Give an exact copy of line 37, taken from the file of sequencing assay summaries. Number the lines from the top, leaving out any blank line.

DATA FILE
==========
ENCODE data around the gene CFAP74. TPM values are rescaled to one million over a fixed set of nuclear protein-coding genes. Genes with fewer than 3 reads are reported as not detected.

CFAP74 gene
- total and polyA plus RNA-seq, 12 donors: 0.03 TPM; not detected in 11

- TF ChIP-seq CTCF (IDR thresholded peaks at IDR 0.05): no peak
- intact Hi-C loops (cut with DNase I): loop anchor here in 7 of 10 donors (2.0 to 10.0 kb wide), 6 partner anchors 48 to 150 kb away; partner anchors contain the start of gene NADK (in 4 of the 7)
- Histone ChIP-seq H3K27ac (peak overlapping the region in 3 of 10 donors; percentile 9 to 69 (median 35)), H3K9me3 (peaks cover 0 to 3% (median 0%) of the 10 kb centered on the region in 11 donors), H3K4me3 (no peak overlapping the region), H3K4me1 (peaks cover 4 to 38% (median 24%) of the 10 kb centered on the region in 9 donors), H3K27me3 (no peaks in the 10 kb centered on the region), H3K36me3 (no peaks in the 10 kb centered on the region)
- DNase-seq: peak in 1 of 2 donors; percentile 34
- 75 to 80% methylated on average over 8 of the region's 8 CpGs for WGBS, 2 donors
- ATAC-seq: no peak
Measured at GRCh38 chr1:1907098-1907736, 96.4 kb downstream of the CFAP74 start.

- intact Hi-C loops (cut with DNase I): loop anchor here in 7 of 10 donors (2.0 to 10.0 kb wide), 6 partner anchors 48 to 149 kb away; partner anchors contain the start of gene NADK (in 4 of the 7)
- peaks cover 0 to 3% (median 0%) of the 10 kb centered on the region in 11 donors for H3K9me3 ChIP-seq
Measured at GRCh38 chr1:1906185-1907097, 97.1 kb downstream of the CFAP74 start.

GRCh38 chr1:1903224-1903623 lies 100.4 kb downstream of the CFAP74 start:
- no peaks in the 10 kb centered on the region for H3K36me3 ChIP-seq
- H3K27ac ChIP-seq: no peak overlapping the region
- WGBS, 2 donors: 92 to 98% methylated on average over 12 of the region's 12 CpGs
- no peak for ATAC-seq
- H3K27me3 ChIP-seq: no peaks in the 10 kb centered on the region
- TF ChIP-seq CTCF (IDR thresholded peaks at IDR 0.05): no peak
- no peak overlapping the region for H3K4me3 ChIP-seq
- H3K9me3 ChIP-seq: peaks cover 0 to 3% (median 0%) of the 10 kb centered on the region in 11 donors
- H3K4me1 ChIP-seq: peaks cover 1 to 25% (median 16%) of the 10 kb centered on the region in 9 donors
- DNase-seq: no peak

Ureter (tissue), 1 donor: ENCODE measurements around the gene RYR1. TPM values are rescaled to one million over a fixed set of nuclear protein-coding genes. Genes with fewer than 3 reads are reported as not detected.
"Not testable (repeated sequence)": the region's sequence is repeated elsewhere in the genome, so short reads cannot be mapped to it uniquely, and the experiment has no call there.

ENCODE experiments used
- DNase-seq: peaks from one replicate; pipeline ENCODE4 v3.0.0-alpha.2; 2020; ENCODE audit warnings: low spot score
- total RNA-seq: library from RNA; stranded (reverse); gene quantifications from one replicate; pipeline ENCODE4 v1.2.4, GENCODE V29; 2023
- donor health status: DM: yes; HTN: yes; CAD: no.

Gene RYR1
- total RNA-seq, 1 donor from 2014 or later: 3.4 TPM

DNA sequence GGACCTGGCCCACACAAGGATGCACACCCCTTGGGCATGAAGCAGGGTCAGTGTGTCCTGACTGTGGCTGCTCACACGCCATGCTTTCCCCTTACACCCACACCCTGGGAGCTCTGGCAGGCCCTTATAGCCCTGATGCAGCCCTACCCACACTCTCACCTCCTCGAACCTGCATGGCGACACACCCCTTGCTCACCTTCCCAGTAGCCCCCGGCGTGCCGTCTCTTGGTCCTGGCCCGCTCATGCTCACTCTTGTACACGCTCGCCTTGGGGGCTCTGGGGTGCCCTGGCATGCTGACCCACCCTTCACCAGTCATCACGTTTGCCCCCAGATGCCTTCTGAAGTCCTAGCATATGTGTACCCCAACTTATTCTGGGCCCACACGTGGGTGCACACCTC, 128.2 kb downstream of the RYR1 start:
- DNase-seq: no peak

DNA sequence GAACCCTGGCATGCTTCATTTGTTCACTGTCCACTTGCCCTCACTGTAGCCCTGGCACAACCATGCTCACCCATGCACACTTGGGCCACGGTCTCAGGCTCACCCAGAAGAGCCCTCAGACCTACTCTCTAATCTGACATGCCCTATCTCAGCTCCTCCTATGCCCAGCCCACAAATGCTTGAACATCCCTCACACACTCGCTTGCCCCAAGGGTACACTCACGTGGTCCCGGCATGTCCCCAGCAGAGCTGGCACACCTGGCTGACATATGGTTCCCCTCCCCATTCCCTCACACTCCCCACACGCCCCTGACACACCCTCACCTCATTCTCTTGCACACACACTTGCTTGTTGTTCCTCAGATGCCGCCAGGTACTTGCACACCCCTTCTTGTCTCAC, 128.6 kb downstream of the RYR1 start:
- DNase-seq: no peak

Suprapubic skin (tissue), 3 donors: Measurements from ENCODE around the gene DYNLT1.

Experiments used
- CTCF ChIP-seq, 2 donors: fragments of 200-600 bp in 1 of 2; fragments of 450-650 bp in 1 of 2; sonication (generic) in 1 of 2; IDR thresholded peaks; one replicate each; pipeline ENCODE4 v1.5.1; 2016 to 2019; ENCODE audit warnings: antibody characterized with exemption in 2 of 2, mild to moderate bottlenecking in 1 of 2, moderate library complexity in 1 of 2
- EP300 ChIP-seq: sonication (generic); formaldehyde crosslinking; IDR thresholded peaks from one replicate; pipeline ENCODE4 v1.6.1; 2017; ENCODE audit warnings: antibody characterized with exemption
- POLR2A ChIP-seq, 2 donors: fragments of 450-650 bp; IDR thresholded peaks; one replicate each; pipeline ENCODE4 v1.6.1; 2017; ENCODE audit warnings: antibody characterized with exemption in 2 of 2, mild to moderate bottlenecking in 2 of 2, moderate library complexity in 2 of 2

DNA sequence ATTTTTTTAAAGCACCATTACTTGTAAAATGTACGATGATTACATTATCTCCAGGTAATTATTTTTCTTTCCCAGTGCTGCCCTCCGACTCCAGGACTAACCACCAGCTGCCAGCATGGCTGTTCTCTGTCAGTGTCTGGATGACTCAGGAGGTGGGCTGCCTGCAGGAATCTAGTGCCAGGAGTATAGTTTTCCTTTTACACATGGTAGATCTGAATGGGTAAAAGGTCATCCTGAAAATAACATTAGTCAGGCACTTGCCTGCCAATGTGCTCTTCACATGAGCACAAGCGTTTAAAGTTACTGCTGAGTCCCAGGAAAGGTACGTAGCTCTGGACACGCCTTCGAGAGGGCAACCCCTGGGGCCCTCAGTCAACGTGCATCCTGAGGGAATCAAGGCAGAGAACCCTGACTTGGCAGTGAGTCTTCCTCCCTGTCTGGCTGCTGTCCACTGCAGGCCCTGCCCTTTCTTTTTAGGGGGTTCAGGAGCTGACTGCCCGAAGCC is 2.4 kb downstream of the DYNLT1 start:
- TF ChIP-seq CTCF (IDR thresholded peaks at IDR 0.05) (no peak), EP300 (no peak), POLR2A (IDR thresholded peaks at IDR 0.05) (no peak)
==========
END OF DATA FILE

Suprapubic skin (tissue), 3 donors: Measurements from ENCODE around the gene DYNLT1.